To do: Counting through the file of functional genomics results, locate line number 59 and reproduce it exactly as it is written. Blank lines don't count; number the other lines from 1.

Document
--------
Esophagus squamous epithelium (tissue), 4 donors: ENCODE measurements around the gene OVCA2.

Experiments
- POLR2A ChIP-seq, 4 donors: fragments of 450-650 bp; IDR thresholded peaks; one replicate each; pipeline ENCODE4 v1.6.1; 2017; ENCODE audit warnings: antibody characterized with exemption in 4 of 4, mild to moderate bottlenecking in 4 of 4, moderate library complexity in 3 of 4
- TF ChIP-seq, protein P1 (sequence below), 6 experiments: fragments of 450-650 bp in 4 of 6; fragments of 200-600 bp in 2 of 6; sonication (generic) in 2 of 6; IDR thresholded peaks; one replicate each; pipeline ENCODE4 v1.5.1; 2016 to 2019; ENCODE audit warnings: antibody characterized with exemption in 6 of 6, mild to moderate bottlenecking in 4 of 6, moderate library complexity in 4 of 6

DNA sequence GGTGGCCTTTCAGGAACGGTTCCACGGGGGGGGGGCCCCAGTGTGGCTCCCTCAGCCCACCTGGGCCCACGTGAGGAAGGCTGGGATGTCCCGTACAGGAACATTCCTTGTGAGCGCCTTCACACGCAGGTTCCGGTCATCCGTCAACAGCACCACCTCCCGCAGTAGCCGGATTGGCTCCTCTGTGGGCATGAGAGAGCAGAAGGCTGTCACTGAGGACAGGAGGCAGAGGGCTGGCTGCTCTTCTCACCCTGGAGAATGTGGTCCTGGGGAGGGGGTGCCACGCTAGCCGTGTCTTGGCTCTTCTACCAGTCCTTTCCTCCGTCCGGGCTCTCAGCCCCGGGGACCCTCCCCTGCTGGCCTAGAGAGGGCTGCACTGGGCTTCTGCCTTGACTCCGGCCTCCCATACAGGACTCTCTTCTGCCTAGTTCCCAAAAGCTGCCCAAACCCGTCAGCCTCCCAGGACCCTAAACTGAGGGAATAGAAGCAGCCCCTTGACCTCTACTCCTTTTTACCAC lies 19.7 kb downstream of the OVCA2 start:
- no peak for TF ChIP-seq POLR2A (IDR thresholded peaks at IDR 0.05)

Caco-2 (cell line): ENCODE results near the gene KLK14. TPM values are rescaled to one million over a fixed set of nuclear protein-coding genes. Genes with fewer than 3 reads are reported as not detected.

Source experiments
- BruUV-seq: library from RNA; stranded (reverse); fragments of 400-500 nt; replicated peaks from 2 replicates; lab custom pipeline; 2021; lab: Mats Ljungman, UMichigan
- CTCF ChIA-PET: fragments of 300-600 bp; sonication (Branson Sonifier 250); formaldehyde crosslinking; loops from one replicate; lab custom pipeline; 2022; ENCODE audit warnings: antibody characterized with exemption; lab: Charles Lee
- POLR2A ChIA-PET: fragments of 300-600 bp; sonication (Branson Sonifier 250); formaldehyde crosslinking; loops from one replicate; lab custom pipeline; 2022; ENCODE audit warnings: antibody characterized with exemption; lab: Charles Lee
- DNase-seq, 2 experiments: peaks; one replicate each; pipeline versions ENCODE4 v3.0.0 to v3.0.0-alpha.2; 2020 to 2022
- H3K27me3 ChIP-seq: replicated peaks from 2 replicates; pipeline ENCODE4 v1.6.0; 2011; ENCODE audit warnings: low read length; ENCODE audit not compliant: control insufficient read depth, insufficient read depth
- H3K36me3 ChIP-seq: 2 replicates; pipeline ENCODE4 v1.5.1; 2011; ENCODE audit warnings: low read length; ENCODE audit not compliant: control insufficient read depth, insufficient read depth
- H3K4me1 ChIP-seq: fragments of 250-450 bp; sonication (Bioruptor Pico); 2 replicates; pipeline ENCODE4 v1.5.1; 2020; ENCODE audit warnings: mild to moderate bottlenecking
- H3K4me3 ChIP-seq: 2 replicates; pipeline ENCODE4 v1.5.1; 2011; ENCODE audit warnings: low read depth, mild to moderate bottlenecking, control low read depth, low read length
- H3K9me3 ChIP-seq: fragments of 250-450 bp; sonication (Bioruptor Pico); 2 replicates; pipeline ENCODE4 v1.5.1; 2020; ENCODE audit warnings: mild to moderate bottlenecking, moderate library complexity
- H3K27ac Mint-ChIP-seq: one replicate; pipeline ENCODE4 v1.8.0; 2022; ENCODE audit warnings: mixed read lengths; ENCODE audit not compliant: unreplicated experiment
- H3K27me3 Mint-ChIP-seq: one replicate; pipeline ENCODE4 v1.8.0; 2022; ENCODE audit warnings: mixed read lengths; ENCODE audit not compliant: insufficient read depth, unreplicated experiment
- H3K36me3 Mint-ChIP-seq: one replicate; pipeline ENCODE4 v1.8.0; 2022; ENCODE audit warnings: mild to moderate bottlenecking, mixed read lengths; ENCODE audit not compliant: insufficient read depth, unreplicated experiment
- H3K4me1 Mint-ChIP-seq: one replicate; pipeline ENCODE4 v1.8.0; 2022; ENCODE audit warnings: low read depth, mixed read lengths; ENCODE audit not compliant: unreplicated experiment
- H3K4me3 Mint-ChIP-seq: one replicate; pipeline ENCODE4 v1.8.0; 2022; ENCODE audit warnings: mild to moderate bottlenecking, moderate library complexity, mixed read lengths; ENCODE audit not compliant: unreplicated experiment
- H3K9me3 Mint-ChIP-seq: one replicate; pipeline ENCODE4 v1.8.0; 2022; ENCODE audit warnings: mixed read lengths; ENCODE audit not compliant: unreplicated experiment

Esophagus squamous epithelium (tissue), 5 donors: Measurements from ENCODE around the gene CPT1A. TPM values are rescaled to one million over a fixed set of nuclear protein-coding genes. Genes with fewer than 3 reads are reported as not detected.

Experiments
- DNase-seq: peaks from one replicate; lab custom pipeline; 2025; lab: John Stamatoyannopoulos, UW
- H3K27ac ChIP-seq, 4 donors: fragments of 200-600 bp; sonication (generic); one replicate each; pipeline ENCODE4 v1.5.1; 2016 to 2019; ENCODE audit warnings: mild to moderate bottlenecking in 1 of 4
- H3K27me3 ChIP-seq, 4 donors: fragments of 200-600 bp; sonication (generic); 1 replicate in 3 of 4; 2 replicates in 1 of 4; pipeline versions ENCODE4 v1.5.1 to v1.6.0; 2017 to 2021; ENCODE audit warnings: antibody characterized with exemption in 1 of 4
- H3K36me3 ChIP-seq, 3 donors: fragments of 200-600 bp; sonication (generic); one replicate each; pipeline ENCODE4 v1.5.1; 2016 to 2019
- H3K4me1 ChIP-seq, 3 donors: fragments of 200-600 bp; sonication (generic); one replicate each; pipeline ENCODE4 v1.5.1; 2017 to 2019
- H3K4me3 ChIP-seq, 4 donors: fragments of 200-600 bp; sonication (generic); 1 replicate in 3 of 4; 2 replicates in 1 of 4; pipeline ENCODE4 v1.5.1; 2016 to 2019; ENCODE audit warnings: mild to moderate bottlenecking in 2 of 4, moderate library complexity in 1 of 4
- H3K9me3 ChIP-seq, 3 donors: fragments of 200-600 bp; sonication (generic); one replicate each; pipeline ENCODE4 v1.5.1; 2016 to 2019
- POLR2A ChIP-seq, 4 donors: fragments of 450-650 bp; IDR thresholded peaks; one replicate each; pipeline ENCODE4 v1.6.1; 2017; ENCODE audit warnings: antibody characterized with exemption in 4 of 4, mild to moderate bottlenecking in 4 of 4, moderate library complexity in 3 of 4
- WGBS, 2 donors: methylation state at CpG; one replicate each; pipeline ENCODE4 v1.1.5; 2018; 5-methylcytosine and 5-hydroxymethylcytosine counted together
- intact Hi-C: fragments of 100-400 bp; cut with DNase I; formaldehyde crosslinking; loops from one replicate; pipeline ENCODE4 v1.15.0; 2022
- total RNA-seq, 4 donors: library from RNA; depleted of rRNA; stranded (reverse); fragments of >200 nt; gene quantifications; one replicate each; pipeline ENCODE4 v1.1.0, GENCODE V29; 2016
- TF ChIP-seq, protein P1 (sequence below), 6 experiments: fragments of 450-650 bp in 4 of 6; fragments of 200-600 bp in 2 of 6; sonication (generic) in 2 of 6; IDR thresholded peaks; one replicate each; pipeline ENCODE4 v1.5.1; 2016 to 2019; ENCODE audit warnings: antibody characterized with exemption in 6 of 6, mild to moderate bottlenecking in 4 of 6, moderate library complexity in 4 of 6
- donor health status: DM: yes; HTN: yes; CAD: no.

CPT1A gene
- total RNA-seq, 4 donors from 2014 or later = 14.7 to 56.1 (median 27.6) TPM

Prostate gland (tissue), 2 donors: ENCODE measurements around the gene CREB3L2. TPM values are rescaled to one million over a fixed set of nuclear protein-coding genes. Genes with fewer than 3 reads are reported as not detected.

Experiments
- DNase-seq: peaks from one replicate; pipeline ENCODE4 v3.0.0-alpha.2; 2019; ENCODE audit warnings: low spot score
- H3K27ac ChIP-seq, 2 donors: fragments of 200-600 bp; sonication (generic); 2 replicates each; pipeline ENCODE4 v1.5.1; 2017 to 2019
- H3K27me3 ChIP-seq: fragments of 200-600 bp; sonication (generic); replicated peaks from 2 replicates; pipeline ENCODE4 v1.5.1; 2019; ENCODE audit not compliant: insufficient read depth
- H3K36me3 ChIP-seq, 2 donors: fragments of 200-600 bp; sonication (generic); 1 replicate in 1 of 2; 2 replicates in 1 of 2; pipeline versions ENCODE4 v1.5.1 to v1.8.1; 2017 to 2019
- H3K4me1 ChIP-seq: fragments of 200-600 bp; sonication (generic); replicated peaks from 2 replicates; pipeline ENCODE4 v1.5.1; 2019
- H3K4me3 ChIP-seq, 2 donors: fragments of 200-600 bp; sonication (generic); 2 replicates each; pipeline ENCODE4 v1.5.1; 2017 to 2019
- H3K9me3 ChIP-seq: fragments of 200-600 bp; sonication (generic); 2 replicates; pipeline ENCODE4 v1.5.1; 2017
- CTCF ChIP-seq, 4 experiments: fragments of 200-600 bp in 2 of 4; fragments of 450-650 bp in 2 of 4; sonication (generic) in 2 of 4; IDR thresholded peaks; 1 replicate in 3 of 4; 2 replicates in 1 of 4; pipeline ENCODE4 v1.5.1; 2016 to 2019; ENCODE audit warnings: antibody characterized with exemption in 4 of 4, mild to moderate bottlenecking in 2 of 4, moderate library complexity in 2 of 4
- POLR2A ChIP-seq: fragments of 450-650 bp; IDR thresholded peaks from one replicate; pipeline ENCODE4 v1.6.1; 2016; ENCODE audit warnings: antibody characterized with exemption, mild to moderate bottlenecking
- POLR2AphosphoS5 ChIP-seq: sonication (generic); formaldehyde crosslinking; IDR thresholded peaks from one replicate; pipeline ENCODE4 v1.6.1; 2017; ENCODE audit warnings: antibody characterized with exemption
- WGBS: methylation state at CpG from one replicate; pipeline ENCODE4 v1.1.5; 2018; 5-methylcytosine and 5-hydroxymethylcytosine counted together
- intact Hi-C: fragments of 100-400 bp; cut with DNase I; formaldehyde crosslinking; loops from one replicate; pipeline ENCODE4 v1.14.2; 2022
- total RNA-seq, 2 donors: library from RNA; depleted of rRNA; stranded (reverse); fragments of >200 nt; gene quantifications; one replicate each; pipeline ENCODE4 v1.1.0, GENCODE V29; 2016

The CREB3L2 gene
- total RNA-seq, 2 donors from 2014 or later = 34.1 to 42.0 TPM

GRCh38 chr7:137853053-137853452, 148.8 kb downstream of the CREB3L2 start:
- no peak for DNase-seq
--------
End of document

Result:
- no peak for DNase-seq